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News > World

Over 300 India-Tested Generic Drugs Face EU Suspension

  • The drugs affected include painkillers, anti-diabetic drugs and blood pressure medications.

    The drugs affected include painkillers, anti-diabetic drugs and blood pressure medications. | Photo: AFP

Published 26 March 2017

More than 300 generic drugs pending approval flagged by the European Medicines Agency.

The European Medicines Agency (EMA) has recommended the suspension of over 300 approvals for generic drugs based on "bioequivalence studies" conducted by a Chennai-based company Micro Therapeutic Research Labs – a contract research organization that conducts analytical and bioequivalence studies. The EMA said it recommended suspension after inspections identified concerns relating to study data and deficiencies in documentation and data handling at the firm's sites in Chennai and Coimbatore.

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The drugs whose approvals have been suspended include painkillers, anti-diabetic drugs and blood pressure medications. EMA added that there was no evidence of unexpected harm or lack of effectiveness with the medicines approved on the basis of the studies conducted by Micro Therapeutic. Bioequivalence studies are conducted to demonstrate that a generic medicine has the same physiological and pharmacological behavior as the original pharmacological compound.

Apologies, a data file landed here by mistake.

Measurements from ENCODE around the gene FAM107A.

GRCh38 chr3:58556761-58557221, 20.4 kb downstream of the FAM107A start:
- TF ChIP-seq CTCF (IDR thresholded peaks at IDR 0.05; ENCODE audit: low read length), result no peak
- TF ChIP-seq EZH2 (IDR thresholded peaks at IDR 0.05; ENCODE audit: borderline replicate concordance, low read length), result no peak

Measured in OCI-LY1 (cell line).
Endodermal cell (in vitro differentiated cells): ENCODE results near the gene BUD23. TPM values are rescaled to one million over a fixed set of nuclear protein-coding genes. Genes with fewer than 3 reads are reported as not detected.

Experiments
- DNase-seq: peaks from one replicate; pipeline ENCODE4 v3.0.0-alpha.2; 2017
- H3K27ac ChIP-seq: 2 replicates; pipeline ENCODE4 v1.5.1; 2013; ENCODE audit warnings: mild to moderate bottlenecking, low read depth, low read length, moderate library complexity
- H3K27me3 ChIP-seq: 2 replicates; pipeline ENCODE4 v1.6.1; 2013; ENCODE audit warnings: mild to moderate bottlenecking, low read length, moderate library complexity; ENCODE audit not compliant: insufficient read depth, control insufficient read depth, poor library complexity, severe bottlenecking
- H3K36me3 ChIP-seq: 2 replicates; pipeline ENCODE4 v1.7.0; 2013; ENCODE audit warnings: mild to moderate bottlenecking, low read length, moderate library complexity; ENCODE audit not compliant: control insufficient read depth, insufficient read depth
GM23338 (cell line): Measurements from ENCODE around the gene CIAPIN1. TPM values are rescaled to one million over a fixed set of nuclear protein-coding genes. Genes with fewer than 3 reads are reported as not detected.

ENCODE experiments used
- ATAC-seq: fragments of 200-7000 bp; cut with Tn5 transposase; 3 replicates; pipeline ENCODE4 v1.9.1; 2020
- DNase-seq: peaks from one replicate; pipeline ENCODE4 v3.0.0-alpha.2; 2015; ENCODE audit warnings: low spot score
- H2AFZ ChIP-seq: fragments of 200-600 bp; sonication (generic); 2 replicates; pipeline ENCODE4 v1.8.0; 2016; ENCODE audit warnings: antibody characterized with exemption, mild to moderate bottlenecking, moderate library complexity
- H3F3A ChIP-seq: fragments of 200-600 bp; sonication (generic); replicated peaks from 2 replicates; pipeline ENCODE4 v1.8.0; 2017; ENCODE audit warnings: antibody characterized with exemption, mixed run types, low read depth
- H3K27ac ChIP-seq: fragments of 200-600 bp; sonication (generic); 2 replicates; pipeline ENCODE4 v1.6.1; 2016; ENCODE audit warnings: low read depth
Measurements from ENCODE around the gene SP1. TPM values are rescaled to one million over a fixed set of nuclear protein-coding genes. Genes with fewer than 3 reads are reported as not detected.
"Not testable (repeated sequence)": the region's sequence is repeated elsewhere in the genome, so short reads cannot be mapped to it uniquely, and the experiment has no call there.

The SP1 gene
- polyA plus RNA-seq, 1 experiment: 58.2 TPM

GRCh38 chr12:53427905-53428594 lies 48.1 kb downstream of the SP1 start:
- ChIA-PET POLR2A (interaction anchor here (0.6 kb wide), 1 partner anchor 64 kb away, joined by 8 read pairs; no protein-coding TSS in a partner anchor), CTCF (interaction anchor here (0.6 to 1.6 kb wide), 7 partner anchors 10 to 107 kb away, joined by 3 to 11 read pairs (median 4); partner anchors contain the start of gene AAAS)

The EMA's panel for medicinal products for human use said the data from studies conducted at the sites in Chennai and Coimbatore between June 2012 and June 2016 were "unreliable and cannot be accepted as a basis for marketing authorization in the EU ( European Union)." This is the latest blow to India's drug-testing industry, which has run into a series of problems with international regulators in recent years. Europe banned approximately 700 medicines in 2015 that were approved based on clinical trial data provided by GVK Biosciences, India's largest contract research organization at that time. Other smaller Indian organizations have also been found to have fallen short of required standards.

This suspension means EU member states, where the drugs have been approved, could decide to recall the affected medicines. According to a regulator, some of the medicines on the suspension list may be of critical importance because of lack of available alternatives in certain member states and so authorities may postpone the recommended suspension for the best interest of patients. The regulator said the suspensions can be lifted once alternative data establishing bioequivalence are provided.

In the wake of such trial data scandals, many large drugmakers have been shifting more critical trials back to the U.S. and Europe over the last three years, according to consultants and industry executives.

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